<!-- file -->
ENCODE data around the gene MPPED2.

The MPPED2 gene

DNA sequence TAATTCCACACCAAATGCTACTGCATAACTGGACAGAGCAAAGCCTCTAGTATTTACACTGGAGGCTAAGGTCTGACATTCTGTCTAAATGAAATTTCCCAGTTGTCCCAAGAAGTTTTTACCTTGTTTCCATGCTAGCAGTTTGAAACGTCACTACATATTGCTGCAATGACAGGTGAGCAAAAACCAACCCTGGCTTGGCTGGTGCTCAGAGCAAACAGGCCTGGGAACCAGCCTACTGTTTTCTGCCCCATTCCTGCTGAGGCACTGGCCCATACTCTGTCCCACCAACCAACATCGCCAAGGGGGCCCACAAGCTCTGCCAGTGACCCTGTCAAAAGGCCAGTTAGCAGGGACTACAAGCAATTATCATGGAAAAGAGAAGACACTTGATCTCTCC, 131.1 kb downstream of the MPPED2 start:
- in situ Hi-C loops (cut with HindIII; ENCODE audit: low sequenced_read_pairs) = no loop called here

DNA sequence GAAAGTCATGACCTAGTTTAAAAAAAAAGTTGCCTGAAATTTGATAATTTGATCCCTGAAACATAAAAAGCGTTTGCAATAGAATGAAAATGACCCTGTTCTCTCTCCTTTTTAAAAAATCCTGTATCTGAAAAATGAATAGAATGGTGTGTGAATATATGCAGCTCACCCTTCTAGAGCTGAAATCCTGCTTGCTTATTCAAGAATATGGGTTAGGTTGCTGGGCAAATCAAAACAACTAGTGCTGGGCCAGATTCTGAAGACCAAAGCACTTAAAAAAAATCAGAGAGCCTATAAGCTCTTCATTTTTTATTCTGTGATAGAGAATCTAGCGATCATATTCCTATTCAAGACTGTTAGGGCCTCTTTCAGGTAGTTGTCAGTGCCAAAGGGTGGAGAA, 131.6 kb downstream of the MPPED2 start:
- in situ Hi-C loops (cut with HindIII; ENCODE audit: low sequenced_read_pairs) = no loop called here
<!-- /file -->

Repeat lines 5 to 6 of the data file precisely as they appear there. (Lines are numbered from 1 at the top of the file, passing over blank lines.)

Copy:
DNA sequence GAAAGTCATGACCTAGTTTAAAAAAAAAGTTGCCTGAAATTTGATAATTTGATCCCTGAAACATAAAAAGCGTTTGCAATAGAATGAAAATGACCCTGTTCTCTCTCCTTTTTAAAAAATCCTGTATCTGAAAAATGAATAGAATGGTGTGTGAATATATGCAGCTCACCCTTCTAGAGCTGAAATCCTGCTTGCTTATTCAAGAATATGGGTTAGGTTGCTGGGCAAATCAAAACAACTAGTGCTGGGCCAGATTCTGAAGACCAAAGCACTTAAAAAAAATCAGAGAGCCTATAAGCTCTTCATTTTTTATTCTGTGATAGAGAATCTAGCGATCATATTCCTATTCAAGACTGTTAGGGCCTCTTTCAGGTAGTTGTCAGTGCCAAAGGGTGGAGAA, 131.6 kb downstream of the MPPED2 start:
- in situ Hi-C loops (cut with HindIII; ENCODE audit: low sequenced_read_pairs) = no loop called here